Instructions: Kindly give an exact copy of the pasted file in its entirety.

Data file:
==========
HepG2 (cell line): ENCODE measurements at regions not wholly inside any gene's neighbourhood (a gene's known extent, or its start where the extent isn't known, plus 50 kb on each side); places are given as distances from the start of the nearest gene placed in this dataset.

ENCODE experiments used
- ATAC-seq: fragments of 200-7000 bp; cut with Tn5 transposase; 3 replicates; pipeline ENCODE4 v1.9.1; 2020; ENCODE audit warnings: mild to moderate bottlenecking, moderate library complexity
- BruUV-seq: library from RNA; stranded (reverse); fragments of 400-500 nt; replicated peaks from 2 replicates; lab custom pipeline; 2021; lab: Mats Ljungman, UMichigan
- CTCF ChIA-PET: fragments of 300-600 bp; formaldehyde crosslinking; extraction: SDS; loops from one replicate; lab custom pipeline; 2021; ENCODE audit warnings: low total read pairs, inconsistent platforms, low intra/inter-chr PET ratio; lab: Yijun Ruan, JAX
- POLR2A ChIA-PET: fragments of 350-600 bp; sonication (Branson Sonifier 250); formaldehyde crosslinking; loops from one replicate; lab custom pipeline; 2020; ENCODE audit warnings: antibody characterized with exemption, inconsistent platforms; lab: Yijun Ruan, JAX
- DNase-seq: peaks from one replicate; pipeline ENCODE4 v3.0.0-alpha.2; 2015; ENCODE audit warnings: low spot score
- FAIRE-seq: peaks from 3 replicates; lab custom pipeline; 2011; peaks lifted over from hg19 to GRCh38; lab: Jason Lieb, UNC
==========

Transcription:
HepG2 (cell line): ENCODE measurements at regions not wholly inside any gene's neighbourhood (a gene's known extent, or its start where the extent isn't known, plus 50 kb on each side); places are given as distances from the start of the nearest gene placed in this dataset.

ENCODE experiments used
- ATAC-seq: fragments of 200-7000 bp; cut with Tn5 transposase; 3 replicates; pipeline ENCODE4 v1.9.1; 2020; ENCODE audit warnings: mild to moderate bottlenecking, moderate library complexity
- BruUV-seq: library from RNA; stranded (reverse); fragments of 400-500 nt; replicated peaks from 2 replicates; lab custom pipeline; 2021; lab: Mats Ljungman, UMichigan
- CTCF ChIA-PET: fragments of 300-600 bp; formaldehyde crosslinking; extraction: SDS; loops from one replicate; lab custom pipeline; 2021; ENCODE audit warnings: low total read pairs, inconsistent platforms, low intra/inter-chr PET ratio; lab: Yijun Ruan, JAX
- POLR2A ChIA-PET: fragments of 350-600 bp; sonication (Branson Sonifier 250); formaldehyde crosslinking; loops from one replicate; lab custom pipeline; 2020; ENCODE audit warnings: antibody characterized with exemption, inconsistent platforms; lab: Yijun Ruan, JAX
- DNase-seq: peaks from one replicate; pipeline ENCODE4 v3.0.0-alpha.2; 2015; ENCODE audit warnings: low spot score
- FAIRE-seq: peaks from 3 replicates; lab custom pipeline; 2011; peaks lifted over from hg19 to GRCh38; lab: Jason Lieb, UNC